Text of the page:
To Top

Female Musicians Clapback at Grammy’s president

Females Fight For Their Crown

Female musicians are displeased with 60th Annual Grammy Award winners.

It became suspiciously clear that something wasn’t quite right when New Zealand singer-songwriter Lorde didn’t get her chance to shine on-stage solo on Grammy’s night. But, what makes the situation even more unsettling is how all the males in her category did.

This automatically raised the question, “are the Grammy’s really sexist?” It seemed uncertain. However, things took a turn for the worst that had women outraged. Despite a colossal support for the #TimesUp and #MeToo movements against sexual misconduct among females, symbolized by a single white rose, the spotlight still swayed more towards the males.

A number of powerful breathtaking performances by some of the top female artists of the generation echoed the room. This included Keshawho performed an emotional rendition of her single “Praying” backed up by Cyndi LauperCamila CabelloAndra Day, Bebe Rexha, and Julia Michaels creating an all-female-choir. Followed by a captivating performance by P!nk who had everybody in the room tuned-in as she sang “Wild Hearts Can’t Be Broken.”

Ed Sheeran, for example, took home the title of best pop solo performance for “Shape of You” overthrowing Kelly Clarkson, Lady Gaga, Kesha, and Pink beneath him. Plus he wasn’t even present for the spectacle. So, the next question that arises is why did females fail to score any of the “top” wins? And when did the Grammy’s became an all-boys club anyway?

When singer Alessia Cara became the only woman to win for “Best New Artist” that was the last straw. Spectators took to social media to express their frustration with the unfair treatment. The hashtag #GrammysSoMale was created, causing a massive online crusade against the Recording Academy responsible for the outcome.

In response to the now trending campaign, Neil Portnow, president of the National Academy of Recording Arts and Sciences (NARAS) spoke up. However, his comment got him stuck in major backlash amid female musicians.

“Women who have the creativity in their hearts and souls, who want to be musicians, who want to be engineers, producers, and want to be part of the industry on the executive level … [They need] to step up, because I think they would be welcome,” Portnow stated. “I don’t have personal experience of those kinds of brick walls that you face but I think it’s upon us – us as an industry – to make the welcome mat very obvious, breeding opportunities for all people who want to be creative and paying it forward and creating that next generation of artists.”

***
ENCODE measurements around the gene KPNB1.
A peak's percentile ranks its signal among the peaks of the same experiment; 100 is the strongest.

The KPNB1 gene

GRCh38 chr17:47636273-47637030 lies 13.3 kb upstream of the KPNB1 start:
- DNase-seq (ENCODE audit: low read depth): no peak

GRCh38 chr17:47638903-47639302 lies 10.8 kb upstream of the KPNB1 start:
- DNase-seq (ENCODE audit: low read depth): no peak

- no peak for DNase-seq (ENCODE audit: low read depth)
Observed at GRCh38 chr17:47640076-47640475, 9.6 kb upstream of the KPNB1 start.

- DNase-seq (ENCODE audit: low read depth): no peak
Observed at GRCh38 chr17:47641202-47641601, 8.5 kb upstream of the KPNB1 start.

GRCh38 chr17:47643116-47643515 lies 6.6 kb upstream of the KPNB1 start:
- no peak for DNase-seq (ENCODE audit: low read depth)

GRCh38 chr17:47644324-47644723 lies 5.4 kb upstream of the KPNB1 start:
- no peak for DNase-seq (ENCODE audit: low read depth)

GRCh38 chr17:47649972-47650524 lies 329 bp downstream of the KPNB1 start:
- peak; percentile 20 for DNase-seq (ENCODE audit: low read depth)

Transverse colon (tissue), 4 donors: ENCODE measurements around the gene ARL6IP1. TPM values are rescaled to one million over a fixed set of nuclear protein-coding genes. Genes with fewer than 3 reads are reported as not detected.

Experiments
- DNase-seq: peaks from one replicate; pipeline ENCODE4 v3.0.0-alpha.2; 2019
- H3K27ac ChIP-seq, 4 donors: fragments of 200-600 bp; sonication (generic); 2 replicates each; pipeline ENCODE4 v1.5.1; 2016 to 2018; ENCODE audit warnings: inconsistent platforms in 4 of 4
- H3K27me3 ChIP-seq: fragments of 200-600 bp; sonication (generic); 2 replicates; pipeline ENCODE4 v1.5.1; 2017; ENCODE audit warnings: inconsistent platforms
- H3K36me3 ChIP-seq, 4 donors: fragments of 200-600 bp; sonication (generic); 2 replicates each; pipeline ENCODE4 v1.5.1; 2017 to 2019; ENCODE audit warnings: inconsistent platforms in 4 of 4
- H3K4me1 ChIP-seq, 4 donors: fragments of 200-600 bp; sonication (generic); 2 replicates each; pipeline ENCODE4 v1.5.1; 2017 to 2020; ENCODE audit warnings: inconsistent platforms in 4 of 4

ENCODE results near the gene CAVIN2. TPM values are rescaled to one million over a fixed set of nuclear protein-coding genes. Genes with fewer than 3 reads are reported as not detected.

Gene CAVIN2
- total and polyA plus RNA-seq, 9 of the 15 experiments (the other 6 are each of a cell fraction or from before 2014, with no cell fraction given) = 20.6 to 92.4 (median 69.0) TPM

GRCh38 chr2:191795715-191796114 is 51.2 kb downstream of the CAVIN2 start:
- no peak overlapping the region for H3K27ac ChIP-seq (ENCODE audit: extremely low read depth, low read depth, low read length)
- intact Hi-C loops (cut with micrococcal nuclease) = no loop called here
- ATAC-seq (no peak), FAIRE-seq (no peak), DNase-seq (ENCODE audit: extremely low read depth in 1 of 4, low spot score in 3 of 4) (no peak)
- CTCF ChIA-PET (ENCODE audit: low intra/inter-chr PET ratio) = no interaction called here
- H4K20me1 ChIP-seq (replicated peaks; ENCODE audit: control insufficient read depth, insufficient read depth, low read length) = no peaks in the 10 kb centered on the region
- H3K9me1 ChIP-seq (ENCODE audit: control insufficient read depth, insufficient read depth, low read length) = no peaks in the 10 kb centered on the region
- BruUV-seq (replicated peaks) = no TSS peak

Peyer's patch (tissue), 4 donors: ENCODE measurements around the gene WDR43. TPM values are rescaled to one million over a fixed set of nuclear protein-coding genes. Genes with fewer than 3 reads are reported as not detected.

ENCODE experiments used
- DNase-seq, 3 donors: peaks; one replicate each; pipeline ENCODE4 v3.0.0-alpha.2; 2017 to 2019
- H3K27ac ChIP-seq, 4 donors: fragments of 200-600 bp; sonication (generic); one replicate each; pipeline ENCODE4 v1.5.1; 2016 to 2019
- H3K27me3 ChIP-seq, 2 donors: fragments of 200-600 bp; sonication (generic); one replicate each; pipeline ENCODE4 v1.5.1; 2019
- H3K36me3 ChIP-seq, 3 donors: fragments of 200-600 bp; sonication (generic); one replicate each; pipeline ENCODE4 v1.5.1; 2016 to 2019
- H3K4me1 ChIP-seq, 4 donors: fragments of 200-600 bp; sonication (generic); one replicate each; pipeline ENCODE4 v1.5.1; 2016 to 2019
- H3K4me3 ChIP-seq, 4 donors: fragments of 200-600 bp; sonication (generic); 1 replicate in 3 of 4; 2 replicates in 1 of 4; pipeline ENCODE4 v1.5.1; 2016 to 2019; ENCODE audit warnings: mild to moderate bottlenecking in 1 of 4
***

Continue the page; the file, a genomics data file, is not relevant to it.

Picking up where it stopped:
Needless to say, things didn’t set to well with anybody who isn’t male. The statement alone confirmed what many suspected all along. Various artists including Sheryl Crow, Katy PerryCharli XCX, Iggy Azalea, and even Grammy performer P!nk, have since spoken up against Portnow’s insensitive remark.

“Women in music don’t need to ‘step up,'” P!nk retaliated in a hand-written note which she posted on Twitter. “Women have been stepping up since the beginning of time. Stepping up, and also stepping aside… When we celebrate and honor the talent and accomplishments of women, and how much women step up every year, against all odds, we show the next generation of women and girls and boys and men what it means to be equal, and what it looks like to be fair.”

As more heated messages flooded into Portnow’s inbox, he issued a public apology to try and help clear the air.

“Regrettably, I used two words, ‘step up,’ that, when taken out of context, do not convey my beliefs and the point I was trying to make,” he said. “Our industry must recognize that women who dream of careers in music face barriers that men have never faced… I regret that I wasn’t as articulate as I should have been in conveying this thought. I remain committed to doing everything I can to make our music community a better, safer, and more representative place for everyone.”

For years, female artists have dominated the stage, so it’s absurd for Portnow to say otherwise. Unfortunately, statistics show that there’s a huge gender imbalance in the music industry to date. A new study created by USC Annenberg Inclusion Initiative breaks down the details showing that 9 out of 10 Grammy Award nominees between 2013 and 2018 are men. According to the research, there is a total of 90.7 percent male nominees in that span of time, while 9.3 percent were women.

However dubious the facts may seem, changes must be met in order for the industry to take a different turn. Perhaps, the Recording Academy will even take note of this as a lesson learned for next year. 

Female artists respond to Portnow’s “Step Up” comment: 

Leave a Reply

Your email address will not be published. Required fields are marked *

More in Audio